Corporate event entertainment ideas pricing

It’s awkward. It’s uncomfortable. And yet, there’s no way around it.

I’m talking about the price conversation.

This will likely be different from any other blog post you’ve ever seen from a corporate event entertainment vendor in Los Angeles, Orange County, SoCal or anywhere, really. Why? Because price is not something which is flatly discussed; it’s implied, it’s suggested, but never really put directly out there right from the start, not even by me.

So, let’s change that.

I’d like to have an open and frank discussion about how much corporate entertainment costs. There is a lot of confusion out there. I think many people who, like, you, are seeking holiday party entertainers, team building activities, after dinner entertainment, company trivia parties like TrivWorks produces and so on simply don’t know how much these types of services cost, and just how much of your limited budgets should be spent on it.

Hopefully, this post will help shed some light on that.

I’d like to kick this off with a brief story. Earlier this week, I received an inquiry from a prospective client in Canada. I don’t get many requests for gigs from our neighbor to the North, however it does happen. She was looking to entertain 120 employees with a 2-hour corporate trivia night in an offsite venue, as part of her company holiday party. She stated in her inquiry that her budget was $2,500 or so – definitely on the low end for an event of that size, duration and location, but not out of the question. I decided to call her up.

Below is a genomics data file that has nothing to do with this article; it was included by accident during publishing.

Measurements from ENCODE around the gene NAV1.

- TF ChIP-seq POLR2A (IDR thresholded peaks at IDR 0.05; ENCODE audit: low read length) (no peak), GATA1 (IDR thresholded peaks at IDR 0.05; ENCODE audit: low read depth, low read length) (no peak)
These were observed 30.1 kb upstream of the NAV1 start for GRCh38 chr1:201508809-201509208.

We spoke enthusiastically for about ten minutes about her event needs, as well as TrivWorks’ various service offerings in detail. She and I were both very excited, and finally got to the pressing issue of price.

“My budget is a bit low,” she said.

“I know,” I replied. “But I am committed to doing whatever I can to make something work! Can I ask, what do you realistically have to spend on corporate event entertainment?”

To which she replied, “$300.”

There was a pause, as I took a moment to process what she had just said. “Umm – you stated in your Email that your budget was $2,500…” I replied.

To which she said, “Yeah, for the ENTIRE EVENT!”

I closed my eyes, took a breath, then replied as calmly as I could, “I’m afraid I can’t send a professional corporate event emcee from the U.S. to Canada, to lead a 2-hour customized trivia event for 120 people, for $300.”